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Here are some things I learned during the best pawpaw competition:

  • There is surprisingly little correlation between the taste and the aroma.
  • There is a lot of variability in flesh color from pale buttery yellow to deep mangoey orange.
  • Under-ripe pawpaws are a cure for constipation
  • Don’t eat the skin or the seeds (I knew that before, but it’s useful to know)
  • Pawpaws are best eaten at room temperature
  • The taste is different close to the skin and can be bitter there
  • Pawpaws can be a lot riper on one side than the other if one side had more sun.

By the time we finished judging the best pawpaws it was already time for the pawpaw cook off and I was already feeling fairly full of pawpaw. Matt Rapposelli was also judging the pawpaw cook-off and we were joined by Colleen Braumoeller (Slow Food Columbus and manager of the Greener Grocer) and Kelly Kingman, a free-lance journalist and blogger at Hudsongrown.com.

Kelly had been inspired to come to the Pawpaw Festival by reading the book The Fruit Hunters and had driven all the way from the Hudson Valley without ever having tasted a pawpaw before. It was truly a baptism of fire with 39 entries in the competition. Entries were divided into drinks, breads, sauces and desserts, the latter being the most competitive category with 19 entries. Barbara was a whirlwind, slicing, describing and distributing food and managed to keep her sense of humor throughout. The judges had a lot of fun discussing flavors and favorites. I will admit though, that by the end we were counting down the dishes and praying for it to end soon.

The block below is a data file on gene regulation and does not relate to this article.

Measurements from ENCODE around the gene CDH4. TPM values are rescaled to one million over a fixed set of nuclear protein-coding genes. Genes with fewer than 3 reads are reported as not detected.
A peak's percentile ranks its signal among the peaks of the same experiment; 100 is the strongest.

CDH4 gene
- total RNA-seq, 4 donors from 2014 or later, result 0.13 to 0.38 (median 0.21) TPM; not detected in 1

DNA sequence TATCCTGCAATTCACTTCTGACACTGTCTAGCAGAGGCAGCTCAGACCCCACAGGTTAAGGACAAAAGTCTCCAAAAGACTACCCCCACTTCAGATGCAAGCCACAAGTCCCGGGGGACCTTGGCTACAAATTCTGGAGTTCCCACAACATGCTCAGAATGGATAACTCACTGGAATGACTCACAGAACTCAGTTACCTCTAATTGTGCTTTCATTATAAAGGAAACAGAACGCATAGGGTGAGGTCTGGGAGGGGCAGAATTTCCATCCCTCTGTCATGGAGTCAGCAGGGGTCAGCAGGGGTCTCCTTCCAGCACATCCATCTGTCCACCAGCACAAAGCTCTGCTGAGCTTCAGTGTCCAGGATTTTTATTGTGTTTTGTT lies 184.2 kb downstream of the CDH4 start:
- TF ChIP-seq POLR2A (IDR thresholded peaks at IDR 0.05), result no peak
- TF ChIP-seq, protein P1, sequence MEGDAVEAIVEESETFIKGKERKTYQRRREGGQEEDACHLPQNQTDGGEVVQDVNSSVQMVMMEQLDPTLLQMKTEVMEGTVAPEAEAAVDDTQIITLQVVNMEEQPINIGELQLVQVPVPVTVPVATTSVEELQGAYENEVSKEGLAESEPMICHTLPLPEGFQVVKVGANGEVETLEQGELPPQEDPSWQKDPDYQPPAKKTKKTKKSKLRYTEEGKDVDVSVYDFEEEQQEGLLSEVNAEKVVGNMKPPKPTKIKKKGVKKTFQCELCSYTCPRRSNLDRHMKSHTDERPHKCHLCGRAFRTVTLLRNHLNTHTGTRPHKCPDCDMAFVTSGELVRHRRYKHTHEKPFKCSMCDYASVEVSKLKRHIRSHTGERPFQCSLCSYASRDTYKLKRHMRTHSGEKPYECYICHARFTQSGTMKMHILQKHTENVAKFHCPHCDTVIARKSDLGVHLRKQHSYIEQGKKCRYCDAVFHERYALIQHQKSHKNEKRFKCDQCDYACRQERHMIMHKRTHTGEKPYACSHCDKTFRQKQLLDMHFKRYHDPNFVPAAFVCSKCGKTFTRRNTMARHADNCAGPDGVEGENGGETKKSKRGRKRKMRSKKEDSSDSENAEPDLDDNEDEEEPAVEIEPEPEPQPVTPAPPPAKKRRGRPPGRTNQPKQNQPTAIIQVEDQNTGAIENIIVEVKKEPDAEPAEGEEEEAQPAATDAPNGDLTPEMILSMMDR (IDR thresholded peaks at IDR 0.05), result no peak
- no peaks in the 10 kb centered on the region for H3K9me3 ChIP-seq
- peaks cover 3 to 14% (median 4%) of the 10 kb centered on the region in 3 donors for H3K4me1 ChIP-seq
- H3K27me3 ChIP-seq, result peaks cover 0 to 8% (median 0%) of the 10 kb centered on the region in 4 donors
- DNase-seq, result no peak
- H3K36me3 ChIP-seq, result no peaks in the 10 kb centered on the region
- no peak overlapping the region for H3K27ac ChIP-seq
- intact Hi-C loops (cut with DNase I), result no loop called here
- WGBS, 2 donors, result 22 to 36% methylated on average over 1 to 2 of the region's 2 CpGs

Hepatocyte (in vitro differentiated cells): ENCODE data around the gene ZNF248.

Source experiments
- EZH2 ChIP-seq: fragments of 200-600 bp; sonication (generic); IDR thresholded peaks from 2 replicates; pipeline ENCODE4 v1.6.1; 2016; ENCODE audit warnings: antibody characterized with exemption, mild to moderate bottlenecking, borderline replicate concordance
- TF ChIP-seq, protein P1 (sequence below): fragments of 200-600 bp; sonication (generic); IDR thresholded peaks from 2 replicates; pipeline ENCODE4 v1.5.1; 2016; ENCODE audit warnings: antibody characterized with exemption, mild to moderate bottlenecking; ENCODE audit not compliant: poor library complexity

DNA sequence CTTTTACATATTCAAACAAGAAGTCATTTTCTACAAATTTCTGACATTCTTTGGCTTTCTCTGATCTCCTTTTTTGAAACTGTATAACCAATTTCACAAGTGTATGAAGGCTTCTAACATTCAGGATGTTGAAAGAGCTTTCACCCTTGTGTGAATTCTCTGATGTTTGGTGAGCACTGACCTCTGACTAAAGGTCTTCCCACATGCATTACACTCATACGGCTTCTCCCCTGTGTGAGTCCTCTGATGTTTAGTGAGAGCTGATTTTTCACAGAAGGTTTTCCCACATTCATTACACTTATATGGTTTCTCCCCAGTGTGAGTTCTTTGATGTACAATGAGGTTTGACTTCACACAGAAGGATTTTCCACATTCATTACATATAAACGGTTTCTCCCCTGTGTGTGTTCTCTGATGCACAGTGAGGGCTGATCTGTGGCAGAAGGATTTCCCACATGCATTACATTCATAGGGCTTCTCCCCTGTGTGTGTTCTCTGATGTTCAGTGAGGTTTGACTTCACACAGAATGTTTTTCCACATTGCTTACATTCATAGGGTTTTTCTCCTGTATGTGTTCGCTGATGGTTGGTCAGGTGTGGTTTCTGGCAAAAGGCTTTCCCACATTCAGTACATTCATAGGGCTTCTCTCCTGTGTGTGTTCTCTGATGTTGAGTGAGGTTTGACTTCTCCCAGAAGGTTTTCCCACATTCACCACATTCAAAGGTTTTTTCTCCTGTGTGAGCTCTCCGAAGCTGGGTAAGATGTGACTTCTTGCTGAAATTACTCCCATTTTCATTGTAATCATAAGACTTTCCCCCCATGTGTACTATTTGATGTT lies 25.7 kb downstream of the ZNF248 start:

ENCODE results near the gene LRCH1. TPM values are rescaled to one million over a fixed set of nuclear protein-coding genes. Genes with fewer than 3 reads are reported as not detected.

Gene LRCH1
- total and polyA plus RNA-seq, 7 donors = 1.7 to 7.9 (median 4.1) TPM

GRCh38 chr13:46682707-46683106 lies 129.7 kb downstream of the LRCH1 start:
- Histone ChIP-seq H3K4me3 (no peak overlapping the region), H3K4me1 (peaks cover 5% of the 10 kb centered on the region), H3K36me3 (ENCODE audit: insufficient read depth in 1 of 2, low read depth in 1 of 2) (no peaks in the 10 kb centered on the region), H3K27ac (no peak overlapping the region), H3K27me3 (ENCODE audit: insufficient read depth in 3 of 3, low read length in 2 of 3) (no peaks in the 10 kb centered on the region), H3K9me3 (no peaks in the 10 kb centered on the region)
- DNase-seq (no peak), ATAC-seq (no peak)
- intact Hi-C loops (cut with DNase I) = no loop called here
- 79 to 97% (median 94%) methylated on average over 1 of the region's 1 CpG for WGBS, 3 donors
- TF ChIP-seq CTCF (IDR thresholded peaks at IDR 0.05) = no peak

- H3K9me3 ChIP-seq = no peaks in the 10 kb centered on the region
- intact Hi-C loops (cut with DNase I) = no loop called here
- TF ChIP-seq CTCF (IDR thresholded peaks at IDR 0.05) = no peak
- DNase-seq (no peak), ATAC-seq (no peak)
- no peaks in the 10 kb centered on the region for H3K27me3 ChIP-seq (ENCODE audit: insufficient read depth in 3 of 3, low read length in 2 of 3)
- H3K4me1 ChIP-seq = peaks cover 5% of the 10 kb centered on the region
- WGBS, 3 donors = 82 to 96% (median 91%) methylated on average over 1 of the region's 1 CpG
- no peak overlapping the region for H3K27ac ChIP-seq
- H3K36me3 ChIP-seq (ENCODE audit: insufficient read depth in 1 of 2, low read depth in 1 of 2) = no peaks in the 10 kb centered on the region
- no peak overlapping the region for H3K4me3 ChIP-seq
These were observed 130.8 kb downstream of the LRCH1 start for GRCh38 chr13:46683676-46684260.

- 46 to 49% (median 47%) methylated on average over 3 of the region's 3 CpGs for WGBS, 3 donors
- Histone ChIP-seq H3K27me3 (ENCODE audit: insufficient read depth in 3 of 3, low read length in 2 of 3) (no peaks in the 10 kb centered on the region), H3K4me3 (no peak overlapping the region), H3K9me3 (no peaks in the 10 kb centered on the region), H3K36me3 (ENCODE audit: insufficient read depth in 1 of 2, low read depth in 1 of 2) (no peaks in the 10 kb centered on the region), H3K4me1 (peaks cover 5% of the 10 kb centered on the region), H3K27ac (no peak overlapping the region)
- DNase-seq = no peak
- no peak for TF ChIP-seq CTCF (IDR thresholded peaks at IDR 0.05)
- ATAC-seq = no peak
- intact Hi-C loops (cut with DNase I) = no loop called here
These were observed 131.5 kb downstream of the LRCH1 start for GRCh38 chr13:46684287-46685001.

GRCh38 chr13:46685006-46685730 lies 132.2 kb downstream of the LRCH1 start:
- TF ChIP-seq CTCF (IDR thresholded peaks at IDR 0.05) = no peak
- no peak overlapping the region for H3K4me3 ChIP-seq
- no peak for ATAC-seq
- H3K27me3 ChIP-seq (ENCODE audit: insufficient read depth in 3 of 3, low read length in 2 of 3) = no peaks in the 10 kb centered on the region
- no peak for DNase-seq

Here is a taste of what we ate: pancakes, polenta, bread, spice cake, cupcakes, cheesecake, salad, vinaigrette, chili sauce, chili, chicken curry, mole, deep fried oreos, sandwiches, pies, date bars, creme brulee, brownies, salsa, elephant ears… all of course featuring pawpaw. To drink there was pawpaw lassi, pawpaw wine, pawpaw melomel (honey and pawpaw) and a pawpaw mojito. Foods were judged on flavor, texture, appearance, aroma, originality, use of pawpaw and pawpaw flavor. As a first time judge, at first it was harder to judge originality but by the third cheesecake it was becoming easier.